By the early 1920s, after several years of trying to sell the estate intact, Joseph Leiter sold the property to a Chicago real estate development company, which platted the land to become a neighborhood, adding roads and subdividing the land into buildable lots. A notice in the Lake Geneva Regional News of June 10, 1926, announced, “The famous Leiter estate at beautiful Lake Geneva opens its gate to you for home or investment,” and featured an artist’s rendering of Linden Lodge’s stone gates and a view of the lake beyond.

The notice featured the first mention of the subdivision’s new name — Lake Geneva Manor — and boasted that in addition to offering nearly 80 lots in the neighborhood, the developers also intended to preserve the main house and convert it for use as a private clubhouse, with a ballroom, a dining room, several lounging rooms and 50 guest rooms. They set aside the land between the main house and the lake as a community park, a space that remains to this today.

According to Akright and Kerwin’s research, a handful of properties — including most of the lakefront lots — were purchased as part of that initial sale, and houses began appearing in the new subdivision around 1928. However, the stock market crash the following year stalled sales and many of the lots remained unsold. Following an initial remodeling project, Linden Lodge’s main house was purchased by a group of Chicago businessmen who renamed it the Linden Lodge Country Club and used it as a private club during the Depression, but eventually failed to pay their property taxes and lost ownership.


In 1939, a local attorney named William F. Trinke purchased the clubhouse and the unsold lots in the Manor from the county after they had been seized for unpaid taxes. He spent $10,000 to acquire it all, and then demolished the clubhouse and invested in a new community pier and boat landing to entice people to purchase the lots. His real estate investment plan worked, and several new homes were built in the neighborhood in the 1940s. (Trinke would go on to develop other subdivisions in the area, including one on the lake’s south shore that still bears his name: Trinke Estates.) Then when World War II ended, the “baby boom” led to a housing shortage that further spurred sales in subdivisions like the Lake Geneva Manor. As a result, the decades of the 1950s and 1960s saw the highest rate of new construction in the Lake Geneva Manor, including homes in both classic and mid-century modern styles.

Jim McCullough’s family moved into a house in the Manor in 1958, after his father bought a drugstore in downtown Lake Geneva. Over the years, McCullough has lived in three different houses in the Manor and remains a resident to this day. He remembers the Manor in the 1950s as a friendly community of local families, much as it remains today.“When we were kids,we would mow an empty lot across from our house so we could use it to play ball,” he remembers. “Then if that lot was sold and they started building a house, we’d move to the next empty lot.”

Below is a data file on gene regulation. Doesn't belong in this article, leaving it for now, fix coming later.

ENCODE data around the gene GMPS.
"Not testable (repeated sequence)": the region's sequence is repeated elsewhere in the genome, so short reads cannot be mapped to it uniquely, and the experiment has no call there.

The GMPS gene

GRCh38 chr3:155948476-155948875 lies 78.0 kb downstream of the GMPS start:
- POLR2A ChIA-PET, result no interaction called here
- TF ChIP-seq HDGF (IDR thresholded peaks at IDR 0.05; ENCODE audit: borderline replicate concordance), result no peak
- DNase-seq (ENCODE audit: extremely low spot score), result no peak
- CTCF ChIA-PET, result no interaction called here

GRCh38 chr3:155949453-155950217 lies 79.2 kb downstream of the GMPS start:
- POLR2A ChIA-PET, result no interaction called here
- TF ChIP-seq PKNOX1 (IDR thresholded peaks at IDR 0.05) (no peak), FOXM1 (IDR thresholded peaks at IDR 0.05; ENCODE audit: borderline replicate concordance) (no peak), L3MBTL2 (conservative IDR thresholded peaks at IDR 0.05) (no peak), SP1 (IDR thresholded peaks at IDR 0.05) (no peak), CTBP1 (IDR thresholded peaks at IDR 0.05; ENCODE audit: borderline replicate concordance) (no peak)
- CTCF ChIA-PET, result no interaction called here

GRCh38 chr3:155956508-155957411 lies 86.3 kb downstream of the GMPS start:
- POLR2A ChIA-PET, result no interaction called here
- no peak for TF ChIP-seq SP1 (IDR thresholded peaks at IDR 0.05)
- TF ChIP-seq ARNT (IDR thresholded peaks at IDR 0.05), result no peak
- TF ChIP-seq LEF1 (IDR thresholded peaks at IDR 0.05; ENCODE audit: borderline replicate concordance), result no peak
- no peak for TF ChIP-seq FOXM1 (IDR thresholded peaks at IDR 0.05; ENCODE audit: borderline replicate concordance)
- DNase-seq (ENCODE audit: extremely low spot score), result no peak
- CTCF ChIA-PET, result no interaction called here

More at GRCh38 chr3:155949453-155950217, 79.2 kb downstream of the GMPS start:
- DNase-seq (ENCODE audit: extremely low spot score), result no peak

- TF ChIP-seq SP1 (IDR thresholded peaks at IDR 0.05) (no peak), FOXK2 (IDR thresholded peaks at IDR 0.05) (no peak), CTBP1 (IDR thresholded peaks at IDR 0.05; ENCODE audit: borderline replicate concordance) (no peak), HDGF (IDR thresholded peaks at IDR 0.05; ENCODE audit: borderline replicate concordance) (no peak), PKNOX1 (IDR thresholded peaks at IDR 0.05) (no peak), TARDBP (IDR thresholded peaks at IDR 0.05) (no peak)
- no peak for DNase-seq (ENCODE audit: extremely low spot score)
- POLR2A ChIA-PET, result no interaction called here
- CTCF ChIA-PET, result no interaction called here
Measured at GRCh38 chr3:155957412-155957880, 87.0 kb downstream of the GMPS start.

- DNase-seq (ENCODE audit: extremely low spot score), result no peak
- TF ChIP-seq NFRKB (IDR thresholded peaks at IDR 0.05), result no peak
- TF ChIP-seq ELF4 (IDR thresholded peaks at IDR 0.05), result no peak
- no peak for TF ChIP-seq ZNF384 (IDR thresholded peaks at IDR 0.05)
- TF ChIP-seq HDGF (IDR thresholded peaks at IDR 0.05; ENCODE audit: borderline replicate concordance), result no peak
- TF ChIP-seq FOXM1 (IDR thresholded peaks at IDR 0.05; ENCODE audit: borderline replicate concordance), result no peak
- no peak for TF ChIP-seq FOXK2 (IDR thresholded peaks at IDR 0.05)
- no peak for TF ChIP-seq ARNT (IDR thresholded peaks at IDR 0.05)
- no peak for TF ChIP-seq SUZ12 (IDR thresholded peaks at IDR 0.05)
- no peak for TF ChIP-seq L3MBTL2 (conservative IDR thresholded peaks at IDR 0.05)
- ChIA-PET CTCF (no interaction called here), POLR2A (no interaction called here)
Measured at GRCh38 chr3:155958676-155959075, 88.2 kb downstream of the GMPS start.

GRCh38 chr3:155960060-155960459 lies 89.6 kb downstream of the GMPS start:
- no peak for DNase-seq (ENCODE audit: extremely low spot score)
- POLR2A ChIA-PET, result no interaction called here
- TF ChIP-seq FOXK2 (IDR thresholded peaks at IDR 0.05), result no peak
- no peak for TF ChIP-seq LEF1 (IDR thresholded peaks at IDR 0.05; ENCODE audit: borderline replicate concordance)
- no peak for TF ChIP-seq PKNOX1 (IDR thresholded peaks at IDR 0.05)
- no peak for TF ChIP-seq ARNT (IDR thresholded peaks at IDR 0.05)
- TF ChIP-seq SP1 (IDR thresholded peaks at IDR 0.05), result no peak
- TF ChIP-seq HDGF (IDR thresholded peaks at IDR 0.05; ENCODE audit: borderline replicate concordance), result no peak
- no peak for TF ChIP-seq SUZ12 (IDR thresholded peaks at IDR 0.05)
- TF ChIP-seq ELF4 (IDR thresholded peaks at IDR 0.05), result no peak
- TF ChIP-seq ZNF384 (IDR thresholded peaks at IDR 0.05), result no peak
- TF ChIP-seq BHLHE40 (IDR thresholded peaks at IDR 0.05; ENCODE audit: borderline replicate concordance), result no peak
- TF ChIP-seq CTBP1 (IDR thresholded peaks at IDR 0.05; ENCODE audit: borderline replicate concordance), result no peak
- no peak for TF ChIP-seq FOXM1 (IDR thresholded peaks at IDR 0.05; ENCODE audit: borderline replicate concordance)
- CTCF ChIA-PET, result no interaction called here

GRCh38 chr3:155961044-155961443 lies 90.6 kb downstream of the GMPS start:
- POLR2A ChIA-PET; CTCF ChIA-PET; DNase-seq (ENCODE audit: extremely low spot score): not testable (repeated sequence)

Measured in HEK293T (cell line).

Today, the Manor remains an exceptionally friendly neighborhood of about 80 homes, and many families in the Manor have lived there for two, three and even four generations. When asked what facilitates the unusually high degree of camaraderie in the neighborhood, former Lake Geneva Manor Association President Tykee Green cites the central lakefront park that draws people out of their homes to connect and interact with each other.

“The community park is the secret ingredient,” she says. The association makes use of the park for events like a Fourth of July bike parade and party each summer, and a Halloween party to coincide with trick-or-treating.

And since Kerwin and Akright began their project five years ago, the neighborhood has been celebrating its history as well. In 2017, Kerwin and Akright, along with Manor resident Carol Zimmermann, organized “Leiter Days,” with local costumed docents Dave Merhar and Chris Brookes portraying Levi and Mary Leiter for a presentation on the property’s history, and a guided walking tour of the neighborhood. The tour included stops at homes in the Manor that were constructed using bricks from the original Leiter home, repurposed when the house was razed in 1939.

The tour also highlighted a house in the neighborhood that was built over the original home’s foundation, and contains a vault in the basement that was once used by the Leiters. Perhaps most uniquely, the walking tour included a stop at the site of a pair of elaborate gravestones marking the final resting place of Daisy Leiter’s beloved Japanese spaniels, Naezan and Chiko San. “We read about the gravestones in an old newspaper article, and went looking for them,” Akright explains. “We couldn’t believe it when we found them covered in grass in someone’s backyard.”

As the 100th anniversary of the founding of the Lake Geneva Manor nears, Kerwin and Akright say they hope to celebrate with a neighborhood party and a new iteration of Leiter Days. “There’s just something special about this neighborhood,” Kerwin explains. “It’s the history, it’s the location, it’s the park, it’s the people. It’s a truly wonderful place to live.”